A Brief Note About Autism And Special Diets
Dietary interventions are a common complimentary treatment strategy for autism spectrum disorders (ASD). Anecdotal evidence and case studies indicate that special diets have benefited individuals with autism. For example according to Autism Research Institute’s (ARI) ratings gathered from 3593 parents almost seven out of ten parents (69%) indicated that a Gluten-Free/Casein-Free (GF/CF) diet improved symptoms of autism in their child. Although this seems to suggest that a GF/CF diet is a pretty effective strategy in many cases evidence based research - the gold standard research supported by the scientific community - is weak.
A new study presented at this year’s ADA Food and Nutrition Conference Expo by Patricia Stewart PhD RD Director of Clinical Research at University of Rochester School of Medicine examined the GF/CF diet on ASD through a double blind placebo controlled challenge. Double blind placebo controlled studies are among the top rated evidence based studies. In this small study 22 children with ASD were placed on a GF/CF diet for at least 4 weeks. 14 of the 22 participants were able to maintain the diet. At the end of the study researchers found no statistically significant effects on sleep bowel movements attention activity social interactions language or movement behaviors. So in this case it seems a GF/CF did not help these 14 children.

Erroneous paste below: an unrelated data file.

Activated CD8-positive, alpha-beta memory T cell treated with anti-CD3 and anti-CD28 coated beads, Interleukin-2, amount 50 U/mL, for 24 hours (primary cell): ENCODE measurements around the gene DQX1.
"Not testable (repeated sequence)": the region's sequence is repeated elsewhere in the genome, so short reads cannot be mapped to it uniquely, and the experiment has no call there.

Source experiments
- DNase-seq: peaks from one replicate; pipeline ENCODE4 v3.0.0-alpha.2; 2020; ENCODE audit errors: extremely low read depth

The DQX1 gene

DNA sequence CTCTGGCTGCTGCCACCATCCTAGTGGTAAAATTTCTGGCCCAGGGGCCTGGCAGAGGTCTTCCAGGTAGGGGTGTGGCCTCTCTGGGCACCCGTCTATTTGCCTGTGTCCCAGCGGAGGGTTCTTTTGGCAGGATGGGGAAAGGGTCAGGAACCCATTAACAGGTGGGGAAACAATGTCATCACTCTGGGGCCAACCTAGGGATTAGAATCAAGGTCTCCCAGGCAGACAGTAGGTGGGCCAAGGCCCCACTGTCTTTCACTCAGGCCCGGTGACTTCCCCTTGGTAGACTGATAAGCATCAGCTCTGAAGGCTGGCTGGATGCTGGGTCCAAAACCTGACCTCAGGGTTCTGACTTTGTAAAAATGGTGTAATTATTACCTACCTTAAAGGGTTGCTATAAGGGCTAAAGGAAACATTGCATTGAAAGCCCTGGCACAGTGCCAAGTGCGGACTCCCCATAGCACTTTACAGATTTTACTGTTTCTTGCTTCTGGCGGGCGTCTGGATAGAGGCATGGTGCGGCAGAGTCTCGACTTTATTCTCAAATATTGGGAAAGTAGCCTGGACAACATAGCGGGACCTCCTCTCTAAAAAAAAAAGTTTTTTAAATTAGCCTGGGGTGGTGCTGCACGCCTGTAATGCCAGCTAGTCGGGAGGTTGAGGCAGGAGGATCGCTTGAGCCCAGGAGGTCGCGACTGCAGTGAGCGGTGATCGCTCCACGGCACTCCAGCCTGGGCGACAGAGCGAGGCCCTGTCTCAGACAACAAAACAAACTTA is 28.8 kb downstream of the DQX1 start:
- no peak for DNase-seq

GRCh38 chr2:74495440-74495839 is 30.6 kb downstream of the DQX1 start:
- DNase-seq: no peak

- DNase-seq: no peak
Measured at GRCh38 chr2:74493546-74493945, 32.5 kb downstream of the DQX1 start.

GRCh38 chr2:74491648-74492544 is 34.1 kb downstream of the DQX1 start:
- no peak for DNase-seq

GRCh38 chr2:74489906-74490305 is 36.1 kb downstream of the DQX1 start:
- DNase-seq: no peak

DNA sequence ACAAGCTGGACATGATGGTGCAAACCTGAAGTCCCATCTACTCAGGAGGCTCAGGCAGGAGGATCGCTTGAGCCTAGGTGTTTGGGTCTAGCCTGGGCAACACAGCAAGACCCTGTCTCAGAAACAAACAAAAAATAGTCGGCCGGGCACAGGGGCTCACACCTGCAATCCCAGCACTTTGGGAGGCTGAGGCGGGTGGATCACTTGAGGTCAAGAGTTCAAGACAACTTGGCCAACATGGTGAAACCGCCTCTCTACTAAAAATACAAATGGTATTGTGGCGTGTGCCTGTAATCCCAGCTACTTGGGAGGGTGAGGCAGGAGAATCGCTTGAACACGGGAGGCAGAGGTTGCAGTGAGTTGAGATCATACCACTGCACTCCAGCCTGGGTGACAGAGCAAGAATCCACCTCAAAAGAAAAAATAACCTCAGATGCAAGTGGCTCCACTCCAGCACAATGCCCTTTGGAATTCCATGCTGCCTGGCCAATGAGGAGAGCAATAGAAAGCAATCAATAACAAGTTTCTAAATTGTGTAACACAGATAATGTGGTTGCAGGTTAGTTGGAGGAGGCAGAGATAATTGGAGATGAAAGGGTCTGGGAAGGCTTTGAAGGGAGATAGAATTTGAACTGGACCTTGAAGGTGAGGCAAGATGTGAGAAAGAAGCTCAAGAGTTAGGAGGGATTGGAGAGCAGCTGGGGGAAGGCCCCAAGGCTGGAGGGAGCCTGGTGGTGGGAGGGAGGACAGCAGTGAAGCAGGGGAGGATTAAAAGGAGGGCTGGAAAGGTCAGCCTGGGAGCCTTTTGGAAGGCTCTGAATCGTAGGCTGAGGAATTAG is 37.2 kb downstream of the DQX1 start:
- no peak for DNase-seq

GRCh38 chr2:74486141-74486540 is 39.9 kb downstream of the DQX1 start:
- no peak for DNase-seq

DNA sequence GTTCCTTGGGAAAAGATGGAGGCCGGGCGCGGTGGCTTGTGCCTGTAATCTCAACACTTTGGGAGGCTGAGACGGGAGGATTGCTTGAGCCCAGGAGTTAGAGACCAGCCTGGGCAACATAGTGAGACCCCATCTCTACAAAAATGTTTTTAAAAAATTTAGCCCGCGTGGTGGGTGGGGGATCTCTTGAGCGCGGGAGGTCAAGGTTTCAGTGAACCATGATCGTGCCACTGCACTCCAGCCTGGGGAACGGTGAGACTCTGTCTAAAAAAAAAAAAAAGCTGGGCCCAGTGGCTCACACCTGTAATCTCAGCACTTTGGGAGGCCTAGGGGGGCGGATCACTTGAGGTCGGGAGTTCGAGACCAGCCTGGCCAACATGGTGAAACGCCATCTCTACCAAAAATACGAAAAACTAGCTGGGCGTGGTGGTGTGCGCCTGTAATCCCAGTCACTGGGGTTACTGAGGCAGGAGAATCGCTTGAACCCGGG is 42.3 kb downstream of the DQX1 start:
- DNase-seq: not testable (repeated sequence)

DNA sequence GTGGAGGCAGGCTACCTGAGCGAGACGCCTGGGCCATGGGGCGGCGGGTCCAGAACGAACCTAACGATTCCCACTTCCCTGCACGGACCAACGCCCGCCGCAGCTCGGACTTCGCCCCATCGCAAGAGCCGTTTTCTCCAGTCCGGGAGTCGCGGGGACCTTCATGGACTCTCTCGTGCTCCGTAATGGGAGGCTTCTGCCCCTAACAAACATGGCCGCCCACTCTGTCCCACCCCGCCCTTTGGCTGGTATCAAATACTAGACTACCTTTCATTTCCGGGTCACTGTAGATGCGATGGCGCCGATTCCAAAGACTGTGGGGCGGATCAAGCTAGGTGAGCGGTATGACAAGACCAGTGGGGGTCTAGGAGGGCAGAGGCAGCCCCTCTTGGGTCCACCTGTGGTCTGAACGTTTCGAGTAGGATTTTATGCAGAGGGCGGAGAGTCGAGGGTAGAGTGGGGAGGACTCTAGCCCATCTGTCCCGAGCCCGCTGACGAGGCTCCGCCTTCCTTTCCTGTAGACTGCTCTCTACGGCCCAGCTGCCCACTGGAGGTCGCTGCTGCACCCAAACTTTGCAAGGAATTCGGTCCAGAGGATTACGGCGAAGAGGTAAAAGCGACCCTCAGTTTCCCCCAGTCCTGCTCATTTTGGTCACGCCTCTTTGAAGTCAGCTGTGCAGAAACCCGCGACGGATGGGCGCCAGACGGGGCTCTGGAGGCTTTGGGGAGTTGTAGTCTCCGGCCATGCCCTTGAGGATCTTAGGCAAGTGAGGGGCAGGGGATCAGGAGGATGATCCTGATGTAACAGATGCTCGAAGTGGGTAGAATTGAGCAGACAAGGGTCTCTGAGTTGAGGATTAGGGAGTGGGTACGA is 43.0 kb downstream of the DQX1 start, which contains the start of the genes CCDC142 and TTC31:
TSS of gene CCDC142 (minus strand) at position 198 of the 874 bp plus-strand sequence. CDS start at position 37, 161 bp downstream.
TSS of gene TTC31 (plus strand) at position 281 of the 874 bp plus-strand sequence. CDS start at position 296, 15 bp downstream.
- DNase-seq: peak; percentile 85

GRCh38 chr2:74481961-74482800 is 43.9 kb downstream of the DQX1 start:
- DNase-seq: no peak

So where does this leave us? We know some ASD individuals are plagued with gastrointestinal issues. At the same conference Dr. Timothy Buie MD Associate in Pediatrics at Massachusetts General Hospital reviewed the scientific literature and talked about how gastrointestinal issues are prevalent in some ASD individuals and that these issues may contribute to symptoms. For this subgroup diet and nutritional support may help. In these cases healing the gut can be an effective therapeutic strategy.
In the end a special diet may not be right for all but it may be right for some. It is important to discuss this with your health care provider to determine if this type of treatment may benefit your loved one.
Thanks to University of Bridgeport Masters' student Debra Wolf for research and assistance.
* Statements about supplements have not been evaluated by the FDA and products are not intended to diagnose, cure, treat or prevent any disease.